McGuire v. City of Pittsburgh (majority)Annotate this Case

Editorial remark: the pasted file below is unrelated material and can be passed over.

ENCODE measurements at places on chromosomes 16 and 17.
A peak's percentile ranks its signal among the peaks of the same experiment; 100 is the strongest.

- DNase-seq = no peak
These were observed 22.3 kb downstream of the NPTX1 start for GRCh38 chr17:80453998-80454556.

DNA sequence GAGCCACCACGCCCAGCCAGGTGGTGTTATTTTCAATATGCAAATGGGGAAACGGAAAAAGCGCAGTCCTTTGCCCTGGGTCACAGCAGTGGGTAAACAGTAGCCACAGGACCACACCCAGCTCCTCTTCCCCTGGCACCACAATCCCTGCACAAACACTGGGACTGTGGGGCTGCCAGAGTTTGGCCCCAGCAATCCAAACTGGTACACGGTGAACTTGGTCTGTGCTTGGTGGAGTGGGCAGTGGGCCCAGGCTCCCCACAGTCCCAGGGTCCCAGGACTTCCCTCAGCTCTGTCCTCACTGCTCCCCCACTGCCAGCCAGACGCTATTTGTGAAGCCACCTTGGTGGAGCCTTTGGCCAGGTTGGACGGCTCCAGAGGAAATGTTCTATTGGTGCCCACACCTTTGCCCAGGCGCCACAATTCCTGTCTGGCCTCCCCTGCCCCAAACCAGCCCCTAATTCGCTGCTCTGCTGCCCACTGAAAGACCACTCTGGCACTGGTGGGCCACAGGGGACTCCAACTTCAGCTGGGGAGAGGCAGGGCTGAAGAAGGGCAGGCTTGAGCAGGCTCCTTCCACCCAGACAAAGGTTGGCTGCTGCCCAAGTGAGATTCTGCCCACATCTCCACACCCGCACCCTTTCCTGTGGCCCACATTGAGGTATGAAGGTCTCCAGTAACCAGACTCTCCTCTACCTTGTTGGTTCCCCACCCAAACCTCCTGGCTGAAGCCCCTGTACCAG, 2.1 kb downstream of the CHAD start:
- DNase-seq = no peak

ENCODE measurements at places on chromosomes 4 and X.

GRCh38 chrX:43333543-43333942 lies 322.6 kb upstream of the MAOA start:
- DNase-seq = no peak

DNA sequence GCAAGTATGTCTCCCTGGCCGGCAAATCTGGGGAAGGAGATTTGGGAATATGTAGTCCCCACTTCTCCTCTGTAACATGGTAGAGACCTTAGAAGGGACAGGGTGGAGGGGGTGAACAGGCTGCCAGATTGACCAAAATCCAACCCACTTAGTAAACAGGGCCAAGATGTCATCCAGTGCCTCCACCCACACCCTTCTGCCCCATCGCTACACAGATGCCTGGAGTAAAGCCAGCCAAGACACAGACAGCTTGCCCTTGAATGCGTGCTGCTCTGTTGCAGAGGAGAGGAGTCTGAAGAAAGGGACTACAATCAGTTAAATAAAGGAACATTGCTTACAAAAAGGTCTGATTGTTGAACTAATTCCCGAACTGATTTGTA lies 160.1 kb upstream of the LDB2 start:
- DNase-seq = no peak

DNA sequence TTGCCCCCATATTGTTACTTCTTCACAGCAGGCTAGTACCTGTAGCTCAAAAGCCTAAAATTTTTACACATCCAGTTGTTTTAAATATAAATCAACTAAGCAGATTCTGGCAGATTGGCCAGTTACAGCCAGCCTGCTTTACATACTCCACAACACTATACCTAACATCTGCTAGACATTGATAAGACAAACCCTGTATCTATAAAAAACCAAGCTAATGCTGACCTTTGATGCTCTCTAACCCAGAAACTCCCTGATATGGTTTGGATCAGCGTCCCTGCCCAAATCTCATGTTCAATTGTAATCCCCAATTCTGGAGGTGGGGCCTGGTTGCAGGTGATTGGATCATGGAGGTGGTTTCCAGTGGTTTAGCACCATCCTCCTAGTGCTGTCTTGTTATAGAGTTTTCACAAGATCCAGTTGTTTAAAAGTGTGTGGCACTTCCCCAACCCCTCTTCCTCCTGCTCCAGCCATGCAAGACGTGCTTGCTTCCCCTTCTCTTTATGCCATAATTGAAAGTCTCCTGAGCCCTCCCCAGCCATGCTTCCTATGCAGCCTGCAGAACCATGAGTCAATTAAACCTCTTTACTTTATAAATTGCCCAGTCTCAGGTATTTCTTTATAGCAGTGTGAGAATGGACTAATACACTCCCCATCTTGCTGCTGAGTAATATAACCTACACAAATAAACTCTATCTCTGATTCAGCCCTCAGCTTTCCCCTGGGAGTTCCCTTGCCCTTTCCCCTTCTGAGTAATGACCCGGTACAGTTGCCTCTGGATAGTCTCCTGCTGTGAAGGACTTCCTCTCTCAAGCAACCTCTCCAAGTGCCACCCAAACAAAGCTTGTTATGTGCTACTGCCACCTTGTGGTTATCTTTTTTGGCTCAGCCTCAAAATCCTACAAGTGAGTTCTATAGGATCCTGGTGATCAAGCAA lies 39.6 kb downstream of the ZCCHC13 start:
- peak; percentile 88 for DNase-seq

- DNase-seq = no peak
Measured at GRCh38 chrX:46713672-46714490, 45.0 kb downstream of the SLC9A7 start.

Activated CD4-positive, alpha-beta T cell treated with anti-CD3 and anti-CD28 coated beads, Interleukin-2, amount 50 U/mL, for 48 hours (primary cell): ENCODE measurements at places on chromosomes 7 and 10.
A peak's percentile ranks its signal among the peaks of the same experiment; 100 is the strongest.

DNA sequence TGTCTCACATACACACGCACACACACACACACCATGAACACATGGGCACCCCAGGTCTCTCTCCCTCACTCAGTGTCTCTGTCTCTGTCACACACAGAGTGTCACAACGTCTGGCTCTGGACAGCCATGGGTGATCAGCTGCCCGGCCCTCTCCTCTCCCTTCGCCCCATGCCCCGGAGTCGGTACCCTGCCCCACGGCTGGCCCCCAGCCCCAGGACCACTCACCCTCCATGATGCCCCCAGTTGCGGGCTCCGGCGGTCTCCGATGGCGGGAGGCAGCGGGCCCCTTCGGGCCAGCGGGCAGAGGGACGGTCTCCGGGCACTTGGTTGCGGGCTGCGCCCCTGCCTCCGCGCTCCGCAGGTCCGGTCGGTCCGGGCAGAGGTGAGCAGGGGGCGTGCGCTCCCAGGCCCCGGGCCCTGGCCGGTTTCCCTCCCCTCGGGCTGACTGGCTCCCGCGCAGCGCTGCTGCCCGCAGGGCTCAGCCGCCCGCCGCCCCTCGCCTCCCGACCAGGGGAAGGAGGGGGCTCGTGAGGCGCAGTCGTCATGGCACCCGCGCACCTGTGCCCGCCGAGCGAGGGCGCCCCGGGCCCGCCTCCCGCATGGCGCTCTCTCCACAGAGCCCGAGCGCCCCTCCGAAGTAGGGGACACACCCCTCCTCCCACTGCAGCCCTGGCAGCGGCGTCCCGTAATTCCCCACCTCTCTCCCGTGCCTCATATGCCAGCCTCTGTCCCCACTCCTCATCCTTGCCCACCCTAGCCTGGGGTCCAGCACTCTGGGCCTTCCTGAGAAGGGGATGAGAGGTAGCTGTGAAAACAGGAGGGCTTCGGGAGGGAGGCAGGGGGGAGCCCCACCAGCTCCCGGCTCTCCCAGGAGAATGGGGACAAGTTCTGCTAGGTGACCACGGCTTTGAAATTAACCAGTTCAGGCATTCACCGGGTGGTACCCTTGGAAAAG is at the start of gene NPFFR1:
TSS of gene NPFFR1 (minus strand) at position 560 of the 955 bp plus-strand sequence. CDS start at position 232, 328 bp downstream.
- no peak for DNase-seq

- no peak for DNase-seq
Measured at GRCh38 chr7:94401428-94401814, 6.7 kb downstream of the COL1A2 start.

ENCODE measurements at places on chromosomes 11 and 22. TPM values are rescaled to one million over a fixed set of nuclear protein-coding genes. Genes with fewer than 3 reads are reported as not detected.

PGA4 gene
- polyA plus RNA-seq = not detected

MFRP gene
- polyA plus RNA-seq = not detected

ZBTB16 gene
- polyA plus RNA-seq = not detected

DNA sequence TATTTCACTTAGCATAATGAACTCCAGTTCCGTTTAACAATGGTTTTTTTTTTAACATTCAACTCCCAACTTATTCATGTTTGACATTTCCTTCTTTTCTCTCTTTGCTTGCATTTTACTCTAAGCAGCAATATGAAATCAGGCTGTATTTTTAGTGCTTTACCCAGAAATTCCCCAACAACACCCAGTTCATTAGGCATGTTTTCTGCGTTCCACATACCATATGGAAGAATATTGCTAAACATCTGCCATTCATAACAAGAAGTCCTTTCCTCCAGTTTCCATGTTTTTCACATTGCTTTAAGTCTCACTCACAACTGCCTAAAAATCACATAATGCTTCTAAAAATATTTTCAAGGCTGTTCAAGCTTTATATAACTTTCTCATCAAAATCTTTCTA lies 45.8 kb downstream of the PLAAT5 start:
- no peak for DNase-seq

In late 2012, 16-year-old Shane McGuire and a group of his friends smashed pumpkins and stacked bricks on the doorstep of a home in McGuire’s neighborhood. The teens were still on the property when the homeowner, City of Pittsburgh Police Officer Colby Neidig, arrived home with his wife and children. McGuire watched the family’s reaction to the vandalism and then banged on the front door and ran away, accidentally tripping over his own brick boobytrap in the process. Neidig saw McGuire running, and gave chase, catching McGuire, knocking him to the ground and punching McGuire in the face. Neidig was not wearing his police uniform at the time, nor did he identify himself as a police officer. Neidig called 911 and restrained McGuire until Officer David Blatt, an on-duty City of Pittsburgh police officer, arrived. Two years later, McGuire filed a federal lawsuit against Neidig, Blatt, and the City of Pittsburgh, asserting excessive use of force in violation of 42 U.S.C. § 19833 and state law assault and battery claims. Ultimately, the jury returned a verdict in McGuire’s favor, finding that Neidig used unreasonable force against McGuire while acting under color of state law under Section 1983, and that Neidig was liable for McGuire’s assault and battery claims as well. The issue this case presented for the Pennsylvania Supreme Court's review involved whether the City of Pittsburgh had a statutory duty to indemnify one of its police officers for the judgment entered against him in a federal civil rights lawsuit. The Supreme Court rejected the argument that a federal jury’s finding that a police officer acted “under color of state law” for purposes of Section 19831 necessarily constituted a “judicial determination” that he also acted within the “scope of his office or duties” for purposes of the Political Subdivision Tort Claims Act. Thus, the judgment was affirmed.